I’m currently reading A History of Glitter and Blood by Hannah Moskowitz, which is turning out to be a very dark, fairy-focused YA novel set before/during/after a violent conflict between fairies, gnomes, and another group of beings called “tightropers.” It’s written in an interesting way–the “author” keeps jumping in and commenting on how badly they’re telling the story in between the third person narration, and there are excerpts from other books made to look like they’ve been taped in. I really like the style and dark tone. Don’t let the sparkles fool you on this one.

A History of Glitter and Blood
2. How many books have you read so far?

I’ve finished 3 so far! All were shorter books, which I think I needed due to how sleepy I am. But I’ve also listened to about 1.5 hours of my audiobook and read the first few chapters of A History of Glitter and Blood. Here’s what I’ve read:

Kindred Spirits

Through the Woods

Fables, Vol. 1: Legends in Exile
3. What book are you most looking forward to for the second half of the Read-a-thon?

I’m looking forward to getting deeper into A History of Glitter and Blood, which I’d ideally like to finish during the Readathon. I’m also planning on reading some of Mr. Splitfoot, which I’m about 50 pages into but haven’t read any of during the Readathon so far. I may also pick up Volume 2 of Fables to switch it up. And definitely more audiobooking with Yes, Chef.
4. Have you had many interruptions? How did you deal with those?

I went into the Readathon knowing that I’d be missing out on the first 5-6 hours due to work and that I would probably get interruptions since I’m on call tonight, so I guess I dealt with them by being prepared and planning on just enjoying the time that I do have to participate! It’s still been a huge chunk of uninterrupted reading time for me and it’s been awesome.
5. What surprises you most about the Read-a-thon, so far?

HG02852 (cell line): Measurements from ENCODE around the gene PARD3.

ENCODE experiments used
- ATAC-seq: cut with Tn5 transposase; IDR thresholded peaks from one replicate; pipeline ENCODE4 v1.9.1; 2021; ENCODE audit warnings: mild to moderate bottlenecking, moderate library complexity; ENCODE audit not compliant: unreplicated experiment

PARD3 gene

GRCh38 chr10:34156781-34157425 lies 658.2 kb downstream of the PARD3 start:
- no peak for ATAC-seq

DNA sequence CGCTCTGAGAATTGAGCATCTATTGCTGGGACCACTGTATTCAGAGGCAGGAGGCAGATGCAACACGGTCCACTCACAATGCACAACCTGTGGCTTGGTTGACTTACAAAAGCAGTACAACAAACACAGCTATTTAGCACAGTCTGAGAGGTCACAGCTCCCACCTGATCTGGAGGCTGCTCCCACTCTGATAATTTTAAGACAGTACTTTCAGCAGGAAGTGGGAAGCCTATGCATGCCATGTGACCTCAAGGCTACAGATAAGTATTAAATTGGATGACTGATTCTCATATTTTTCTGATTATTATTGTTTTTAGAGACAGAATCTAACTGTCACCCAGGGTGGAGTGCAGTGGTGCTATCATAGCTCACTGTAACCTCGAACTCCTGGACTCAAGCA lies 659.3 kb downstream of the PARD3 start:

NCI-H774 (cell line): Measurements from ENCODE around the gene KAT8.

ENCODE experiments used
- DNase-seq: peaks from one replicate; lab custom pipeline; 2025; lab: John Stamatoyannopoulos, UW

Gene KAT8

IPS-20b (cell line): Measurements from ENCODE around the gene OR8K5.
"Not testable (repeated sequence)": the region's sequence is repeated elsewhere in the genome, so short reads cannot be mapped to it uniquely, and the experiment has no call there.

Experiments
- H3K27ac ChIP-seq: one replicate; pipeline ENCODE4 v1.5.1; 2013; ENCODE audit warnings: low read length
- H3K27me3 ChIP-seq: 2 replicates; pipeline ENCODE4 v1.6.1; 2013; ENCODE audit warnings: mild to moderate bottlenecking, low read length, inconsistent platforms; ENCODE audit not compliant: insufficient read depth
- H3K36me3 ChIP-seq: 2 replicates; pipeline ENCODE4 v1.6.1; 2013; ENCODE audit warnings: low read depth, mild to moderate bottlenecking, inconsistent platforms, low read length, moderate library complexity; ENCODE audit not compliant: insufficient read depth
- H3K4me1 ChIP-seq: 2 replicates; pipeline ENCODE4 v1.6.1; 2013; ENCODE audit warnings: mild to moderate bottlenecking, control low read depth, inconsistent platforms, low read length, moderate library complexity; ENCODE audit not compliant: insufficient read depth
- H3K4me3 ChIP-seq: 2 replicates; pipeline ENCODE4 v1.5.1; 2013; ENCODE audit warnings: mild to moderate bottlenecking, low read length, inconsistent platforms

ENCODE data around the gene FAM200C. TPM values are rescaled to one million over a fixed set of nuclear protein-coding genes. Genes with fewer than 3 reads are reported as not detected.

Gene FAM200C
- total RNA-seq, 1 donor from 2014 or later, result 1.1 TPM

I was planning on devoting most of my time to full-length books, but it’s turned out that I’ve read one short novella and 2 graphic novels. But I also feel like that’s helped me keep my momentum going. Also, I haven’t eaten any of my Readathon snacks! (Instead I ate lots of Thai food. No regrets there).

 

How has everyone’s Readathon been going???

Dewey’s Readathon Update #1: Hour 8

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Hour: 8

Books finished: 2

Time spent reading: 3 hours (I was at work for 5 of the hours!)

So far, the Readathon is off to a great start, despite some setbacks! Namely, my insomniac tendencies decided to go crazy last night, and I only got a few hours’ sleep before I had to go to work this morning. However, I got a full hour of audiobook time in during my commute (Yes, Chef is heating up–it’s now the early ’90’s and Marcus Samuelsson is in New York City for the first time), grabbed some Thai food on the way home, and started hardcore Readathoning pretty much immediately. Now my main fear is falling asleep. I don’t want to waste valuable Readathon time napping!

 

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The first book I finished for the Readathon was Kindred Spirits by Rainbow Rowell (pictured here with the tiniest, cutest plant in the world that I found at Trader Joe’s). It was sweet and Rainbow Rowell-ish, and made me want to watch the new Star Wars movie for the third time. Not today, though! Today is devoted to the Readathon.

Through the Woods

And I just finished my second book of the Readathon, a graphic novel called Through the Woods by Emily Caroll. I went in with low expectations but ended up extremely impressed by the gorgeous artwork and old-fashioned vibe of the five horror stories. I would not, however, call this a scary book. Just a very pretty and interesting one.

 

How is everyone’s Readathon going so far???

Dewey’s Readathon Goals and Game Plan